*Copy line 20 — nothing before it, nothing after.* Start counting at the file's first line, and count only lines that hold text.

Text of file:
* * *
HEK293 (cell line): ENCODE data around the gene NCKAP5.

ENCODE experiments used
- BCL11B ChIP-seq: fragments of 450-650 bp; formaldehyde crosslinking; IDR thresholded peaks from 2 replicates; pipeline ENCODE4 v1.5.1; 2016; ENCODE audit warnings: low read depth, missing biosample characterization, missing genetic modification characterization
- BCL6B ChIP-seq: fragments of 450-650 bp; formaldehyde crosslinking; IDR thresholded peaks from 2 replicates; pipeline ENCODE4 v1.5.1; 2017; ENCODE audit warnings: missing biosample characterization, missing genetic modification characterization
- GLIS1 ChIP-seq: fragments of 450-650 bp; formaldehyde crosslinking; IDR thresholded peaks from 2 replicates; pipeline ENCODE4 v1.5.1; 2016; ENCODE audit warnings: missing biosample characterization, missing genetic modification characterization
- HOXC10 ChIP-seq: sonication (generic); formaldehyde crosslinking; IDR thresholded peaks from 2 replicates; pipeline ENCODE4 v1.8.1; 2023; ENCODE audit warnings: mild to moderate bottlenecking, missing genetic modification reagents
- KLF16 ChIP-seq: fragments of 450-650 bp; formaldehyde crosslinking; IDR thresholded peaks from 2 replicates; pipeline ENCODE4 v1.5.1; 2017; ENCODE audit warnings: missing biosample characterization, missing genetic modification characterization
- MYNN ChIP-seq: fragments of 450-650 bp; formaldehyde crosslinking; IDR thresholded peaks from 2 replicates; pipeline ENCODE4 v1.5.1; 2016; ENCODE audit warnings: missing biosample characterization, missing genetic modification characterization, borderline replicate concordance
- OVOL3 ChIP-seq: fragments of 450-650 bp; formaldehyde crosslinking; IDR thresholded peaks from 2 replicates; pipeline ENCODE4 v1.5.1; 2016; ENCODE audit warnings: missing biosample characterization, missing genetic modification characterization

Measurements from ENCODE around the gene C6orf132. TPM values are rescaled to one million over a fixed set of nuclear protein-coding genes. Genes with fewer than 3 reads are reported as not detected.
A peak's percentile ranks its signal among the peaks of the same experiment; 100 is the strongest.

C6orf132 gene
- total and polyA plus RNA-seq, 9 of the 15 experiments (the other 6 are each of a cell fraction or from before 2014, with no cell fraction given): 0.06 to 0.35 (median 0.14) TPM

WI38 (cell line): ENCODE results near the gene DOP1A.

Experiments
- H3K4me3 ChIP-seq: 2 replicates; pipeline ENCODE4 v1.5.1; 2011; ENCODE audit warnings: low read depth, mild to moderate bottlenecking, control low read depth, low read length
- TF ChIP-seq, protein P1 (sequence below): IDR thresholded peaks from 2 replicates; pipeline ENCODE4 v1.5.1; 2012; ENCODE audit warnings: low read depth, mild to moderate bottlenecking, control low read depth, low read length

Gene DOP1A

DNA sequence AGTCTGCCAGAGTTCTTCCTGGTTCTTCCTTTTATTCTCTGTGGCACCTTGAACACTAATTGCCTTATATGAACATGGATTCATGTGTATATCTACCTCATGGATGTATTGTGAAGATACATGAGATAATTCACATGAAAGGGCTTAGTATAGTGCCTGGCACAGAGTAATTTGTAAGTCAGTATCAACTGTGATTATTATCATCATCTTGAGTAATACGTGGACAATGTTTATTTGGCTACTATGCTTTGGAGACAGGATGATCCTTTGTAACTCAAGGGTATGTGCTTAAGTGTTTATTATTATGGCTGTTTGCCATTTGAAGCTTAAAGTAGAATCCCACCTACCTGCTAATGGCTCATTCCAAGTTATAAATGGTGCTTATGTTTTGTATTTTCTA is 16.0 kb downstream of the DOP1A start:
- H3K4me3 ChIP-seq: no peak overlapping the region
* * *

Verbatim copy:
- H3K4me3 ChIP-seq: no peak overlapping the region